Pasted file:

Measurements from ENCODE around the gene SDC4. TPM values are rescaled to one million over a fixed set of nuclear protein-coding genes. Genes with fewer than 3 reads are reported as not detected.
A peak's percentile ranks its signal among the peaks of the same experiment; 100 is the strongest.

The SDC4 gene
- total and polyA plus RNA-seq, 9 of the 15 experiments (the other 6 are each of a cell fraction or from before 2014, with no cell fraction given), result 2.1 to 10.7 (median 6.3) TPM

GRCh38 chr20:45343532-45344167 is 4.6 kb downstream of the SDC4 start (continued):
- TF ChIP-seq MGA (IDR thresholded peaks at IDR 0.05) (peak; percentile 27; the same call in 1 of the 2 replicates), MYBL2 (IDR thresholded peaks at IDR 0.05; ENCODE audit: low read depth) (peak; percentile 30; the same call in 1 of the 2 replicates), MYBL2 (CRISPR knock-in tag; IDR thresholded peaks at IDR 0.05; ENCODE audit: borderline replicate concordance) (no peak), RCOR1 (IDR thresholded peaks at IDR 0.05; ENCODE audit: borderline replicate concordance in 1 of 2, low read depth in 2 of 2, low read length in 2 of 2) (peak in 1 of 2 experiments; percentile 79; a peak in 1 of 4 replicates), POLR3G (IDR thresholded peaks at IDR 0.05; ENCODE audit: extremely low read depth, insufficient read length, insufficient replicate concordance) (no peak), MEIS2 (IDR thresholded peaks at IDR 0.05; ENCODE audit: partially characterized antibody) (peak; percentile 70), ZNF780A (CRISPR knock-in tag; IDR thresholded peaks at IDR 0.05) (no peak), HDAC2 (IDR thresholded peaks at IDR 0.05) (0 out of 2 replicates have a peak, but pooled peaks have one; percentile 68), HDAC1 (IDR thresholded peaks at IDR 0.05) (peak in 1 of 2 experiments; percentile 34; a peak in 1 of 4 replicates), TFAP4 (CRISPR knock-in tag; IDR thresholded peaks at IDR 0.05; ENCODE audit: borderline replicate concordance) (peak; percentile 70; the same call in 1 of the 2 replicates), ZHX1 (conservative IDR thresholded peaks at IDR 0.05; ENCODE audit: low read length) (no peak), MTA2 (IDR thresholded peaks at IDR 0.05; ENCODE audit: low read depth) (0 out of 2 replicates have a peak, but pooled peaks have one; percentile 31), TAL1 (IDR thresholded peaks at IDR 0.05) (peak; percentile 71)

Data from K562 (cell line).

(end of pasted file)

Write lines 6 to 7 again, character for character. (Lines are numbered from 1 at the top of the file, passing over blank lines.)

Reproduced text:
- TF ChIP-seq MGA (IDR thresholded peaks at IDR 0.05) (peak; percentile 27; the same call in 1 of the 2 replicates), MYBL2 (IDR thresholded peaks at IDR 0.05; ENCODE audit: low read depth) (peak; percentile 30; the same call in 1 of the 2 replicates), MYBL2 (CRISPR knock-in tag; IDR thresholded peaks at IDR 0.05; ENCODE audit: borderline replicate concordance) (no peak), RCOR1 (IDR thresholded peaks at IDR 0.05; ENCODE audit: borderline replicate concordance in 1 of 2, low read depth in 2 of 2, low read length in 2 of 2) (peak in 1 of 2 experiments; percentile 79; a peak in 1 of 4 replicates), POLR3G (IDR thresholded peaks at IDR 0.05; ENCODE audit: extremely low read depth, insufficient read length, insufficient replicate concordance) (no peak), MEIS2 (IDR thresholded peaks at IDR 0.05; ENCODE audit: partially characterized antibody) (peak; percentile 70), ZNF780A (CRISPR knock-in tag; IDR thresholded peaks at IDR 0.05) (no peak), HDAC2 (IDR thresholded peaks at IDR 0.05) (0 out of 2 replicates have a peak, but pooled peaks have one; percentile 68), HDAC1 (IDR thresholded peaks at IDR 0.05) (peak in 1 of 2 experiments; percentile 34; a peak in 1 of 4 replicates), TFAP4 (CRISPR knock-in tag; IDR thresholded peaks at IDR 0.05; ENCODE audit: borderline replicate concordance) (peak; percentile 70; the same call in 1 of the 2 replicates), ZHX1 (conservative IDR thresholded peaks at IDR 0.05; ENCODE audit: low read length) (no peak), MTA2 (IDR thresholded peaks at IDR 0.05; ENCODE audit: low read depth) (0 out of 2 replicates have a peak, but pooled peaks have one; percentile 31), TAL1 (IDR thresholded peaks at IDR 0.05) (peak; percentile 71)

Data from K562 (cell line).